The FINANCIAL -- Wells Fargo & Company and the National Fish and Wildlife Foundation (NFWF) announced today that 61 nonprofits have been awarded environmental grants totaling $3 million to support projects focused on land and water conservation, energy efficiency, environmental outreach and support for building healthy urban ecosystems.
Established in 2012, the Wells Fargo Environmental Solutions for Communities five-year grant program has awarded $12 million to 207 grantees and funded 247 projects to date that promote conservation and environmental sustainability.
“We believe in being environmentally proactive and helping our customers, communities and team members become better stewards of the environment,” said Mary Wenzel, head of Wells Fargo Environmental Affairs. “This program helps advance our company’s goal to give $100 million to support environmental nonprofits by 2020 and provides our team members an opportunity to volunteer locally and improve communities where they live and work.”
The 2015 Wells Fargo Environmental Solutions for Communities grant program received more than 450 applications. The 61 projects that were selected are aligned with the program’s goal to help address the most pressing environmental issues in 31 target cities and regions. Visit 2015 Wells Fargo Environmental Solutions for Communities Award Winners (PDF) for the full list of winners, according to Wells Fargo.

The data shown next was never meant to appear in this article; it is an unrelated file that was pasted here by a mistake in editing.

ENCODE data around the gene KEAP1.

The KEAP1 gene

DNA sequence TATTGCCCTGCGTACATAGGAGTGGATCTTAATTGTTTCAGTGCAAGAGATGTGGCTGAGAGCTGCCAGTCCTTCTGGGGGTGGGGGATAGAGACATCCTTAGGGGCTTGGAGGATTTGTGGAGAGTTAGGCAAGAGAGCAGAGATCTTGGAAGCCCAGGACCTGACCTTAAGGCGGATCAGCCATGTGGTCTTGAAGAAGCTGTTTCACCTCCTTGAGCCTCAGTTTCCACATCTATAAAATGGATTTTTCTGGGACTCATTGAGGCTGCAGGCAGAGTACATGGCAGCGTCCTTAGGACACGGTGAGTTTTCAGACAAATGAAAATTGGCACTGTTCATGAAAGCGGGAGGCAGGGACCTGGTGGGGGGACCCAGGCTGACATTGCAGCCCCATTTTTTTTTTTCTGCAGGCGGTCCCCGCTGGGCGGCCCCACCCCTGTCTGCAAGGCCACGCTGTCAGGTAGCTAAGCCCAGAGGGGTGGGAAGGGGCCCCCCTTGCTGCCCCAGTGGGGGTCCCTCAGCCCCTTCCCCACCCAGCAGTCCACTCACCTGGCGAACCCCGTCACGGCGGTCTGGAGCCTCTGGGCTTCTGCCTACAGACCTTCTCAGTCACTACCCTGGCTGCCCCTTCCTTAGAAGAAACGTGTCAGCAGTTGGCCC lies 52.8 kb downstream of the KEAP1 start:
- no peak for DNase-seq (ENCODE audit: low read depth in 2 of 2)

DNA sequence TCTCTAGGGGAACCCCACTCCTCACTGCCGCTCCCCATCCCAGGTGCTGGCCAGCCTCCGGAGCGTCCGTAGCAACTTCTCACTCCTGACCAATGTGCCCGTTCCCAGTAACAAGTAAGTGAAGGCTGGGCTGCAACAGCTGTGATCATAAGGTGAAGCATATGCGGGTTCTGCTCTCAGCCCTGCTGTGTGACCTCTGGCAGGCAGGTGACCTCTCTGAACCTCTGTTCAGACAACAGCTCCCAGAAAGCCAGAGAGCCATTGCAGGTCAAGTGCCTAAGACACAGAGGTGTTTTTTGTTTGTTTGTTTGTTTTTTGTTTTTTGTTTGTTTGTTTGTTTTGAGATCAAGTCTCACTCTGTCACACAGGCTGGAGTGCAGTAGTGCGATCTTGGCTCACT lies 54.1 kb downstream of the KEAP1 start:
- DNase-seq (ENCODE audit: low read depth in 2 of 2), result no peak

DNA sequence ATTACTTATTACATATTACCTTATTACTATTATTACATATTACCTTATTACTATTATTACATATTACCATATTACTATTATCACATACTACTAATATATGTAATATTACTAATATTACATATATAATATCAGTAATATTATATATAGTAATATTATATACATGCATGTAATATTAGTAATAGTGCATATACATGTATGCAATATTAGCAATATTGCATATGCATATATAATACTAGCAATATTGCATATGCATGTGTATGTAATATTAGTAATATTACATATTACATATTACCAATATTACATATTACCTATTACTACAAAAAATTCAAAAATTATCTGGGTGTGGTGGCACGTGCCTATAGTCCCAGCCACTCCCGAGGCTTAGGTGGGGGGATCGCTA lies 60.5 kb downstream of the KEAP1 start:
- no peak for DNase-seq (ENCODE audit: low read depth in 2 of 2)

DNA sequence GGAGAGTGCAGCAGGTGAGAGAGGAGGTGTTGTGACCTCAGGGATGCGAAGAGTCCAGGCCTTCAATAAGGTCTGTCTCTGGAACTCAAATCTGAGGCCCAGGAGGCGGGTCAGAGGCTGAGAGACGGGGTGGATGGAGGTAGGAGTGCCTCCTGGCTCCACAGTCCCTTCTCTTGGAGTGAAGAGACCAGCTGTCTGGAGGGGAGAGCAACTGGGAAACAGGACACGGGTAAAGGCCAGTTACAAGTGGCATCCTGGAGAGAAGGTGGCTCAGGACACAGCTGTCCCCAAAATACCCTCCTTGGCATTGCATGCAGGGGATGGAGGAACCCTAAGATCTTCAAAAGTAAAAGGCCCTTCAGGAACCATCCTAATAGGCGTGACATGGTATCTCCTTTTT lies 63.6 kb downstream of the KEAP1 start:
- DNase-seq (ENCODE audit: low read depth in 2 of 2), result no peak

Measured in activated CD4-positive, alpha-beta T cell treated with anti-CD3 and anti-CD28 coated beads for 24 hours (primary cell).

“This year’s Wells Fargo Environmental Solutions for Communities grantees will work on projects from Maine to Alaska, from Los Angeles to Birmingham,” said Jeff Trandahl, executive director and CEO of NFWF. “The dedication and commitment to conservation and helping local communities shown by Wells Fargo is inspirational and deeply appreciated by all who participate in these exciting projects. Without Wells Fargo’s support, none of this good work would be possible.”
Administered by NFWF, the Wells Fargo Environmental Solutions for Communities grants collectively helped reduce more than 8 million pounds of CO21, which is the equivalent to averting consumption of 21,000 barrels of oil2. More than 17,000 community members have been involved in projects funded by the grants. The 2015 grantees will plant more than 350,000 trees and restore more than 10,000 acres of habitat.